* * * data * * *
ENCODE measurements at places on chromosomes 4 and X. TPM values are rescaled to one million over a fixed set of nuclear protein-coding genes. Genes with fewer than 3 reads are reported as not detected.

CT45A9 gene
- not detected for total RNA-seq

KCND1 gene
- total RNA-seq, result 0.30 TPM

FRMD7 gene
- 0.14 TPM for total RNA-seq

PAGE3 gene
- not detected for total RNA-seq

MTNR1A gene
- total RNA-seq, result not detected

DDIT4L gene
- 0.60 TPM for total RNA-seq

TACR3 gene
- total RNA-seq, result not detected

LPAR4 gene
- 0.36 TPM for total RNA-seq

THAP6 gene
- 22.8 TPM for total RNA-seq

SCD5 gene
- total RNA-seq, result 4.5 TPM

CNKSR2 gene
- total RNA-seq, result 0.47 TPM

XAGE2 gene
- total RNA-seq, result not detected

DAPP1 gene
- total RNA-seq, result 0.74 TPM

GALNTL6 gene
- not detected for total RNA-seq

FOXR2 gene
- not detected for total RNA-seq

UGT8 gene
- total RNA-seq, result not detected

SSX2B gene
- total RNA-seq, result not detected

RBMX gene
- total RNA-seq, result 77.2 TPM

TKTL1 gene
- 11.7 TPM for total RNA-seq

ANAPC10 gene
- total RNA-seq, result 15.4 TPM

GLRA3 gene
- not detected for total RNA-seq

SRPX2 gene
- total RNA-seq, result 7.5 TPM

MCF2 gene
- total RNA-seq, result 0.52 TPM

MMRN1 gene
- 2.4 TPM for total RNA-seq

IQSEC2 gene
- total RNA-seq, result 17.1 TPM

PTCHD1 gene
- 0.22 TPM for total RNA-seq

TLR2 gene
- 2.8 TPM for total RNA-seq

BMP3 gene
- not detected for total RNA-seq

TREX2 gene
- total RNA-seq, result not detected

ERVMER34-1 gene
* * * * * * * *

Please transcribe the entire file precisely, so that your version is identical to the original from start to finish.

ENCODE measurements at places on chromosomes 4 and X. TPM values are rescaled to one million over a fixed set of nuclear protein-coding genes. Genes with fewer than 3 reads are reported as not detected.

CT45A9 gene
- not detected for total RNA-seq

KCND1 gene
- total RNA-seq, result 0.30 TPM

FRMD7 gene
- 0.14 TPM for total RNA-seq

PAGE3 gene
- not detected for total RNA-seq

MTNR1A gene
- total RNA-seq, result not detected

DDIT4L gene
- 0.60 TPM for total RNA-seq

TACR3 gene
- total RNA-seq, result not detected

LPAR4 gene
- 0.36 TPM for total RNA-seq

THAP6 gene
- 22.8 TPM for total RNA-seq

SCD5 gene
- total RNA-seq, result 4.5 TPM

CNKSR2 gene
- total RNA-seq, result 0.47 TPM

XAGE2 gene
- total RNA-seq, result not detected

DAPP1 gene
- total RNA-seq, result 0.74 TPM

GALNTL6 gene
- not detected for total RNA-seq

FOXR2 gene
- not detected for total RNA-seq

UGT8 gene
- total RNA-seq, result not detected

SSX2B gene
- total RNA-seq, result not detected

RBMX gene
- total RNA-seq, result 77.2 TPM

TKTL1 gene
- 11.7 TPM for total RNA-seq

ANAPC10 gene
- total RNA-seq, result 15.4 TPM

GLRA3 gene
- not detected for total RNA-seq

SRPX2 gene
- total RNA-seq, result 7.5 TPM

MCF2 gene
- total RNA-seq, result 0.52 TPM

MMRN1 gene
- 2.4 TPM for total RNA-seq

IQSEC2 gene
- total RNA-seq, result 17.1 TPM

PTCHD1 gene
- 0.22 TPM for total RNA-seq

TLR2 gene
- 2.8 TPM for total RNA-seq

BMP3 gene
- not detected for total RNA-seq

TREX2 gene
- total RNA-seq, result not detected

ERVMER34-1 gene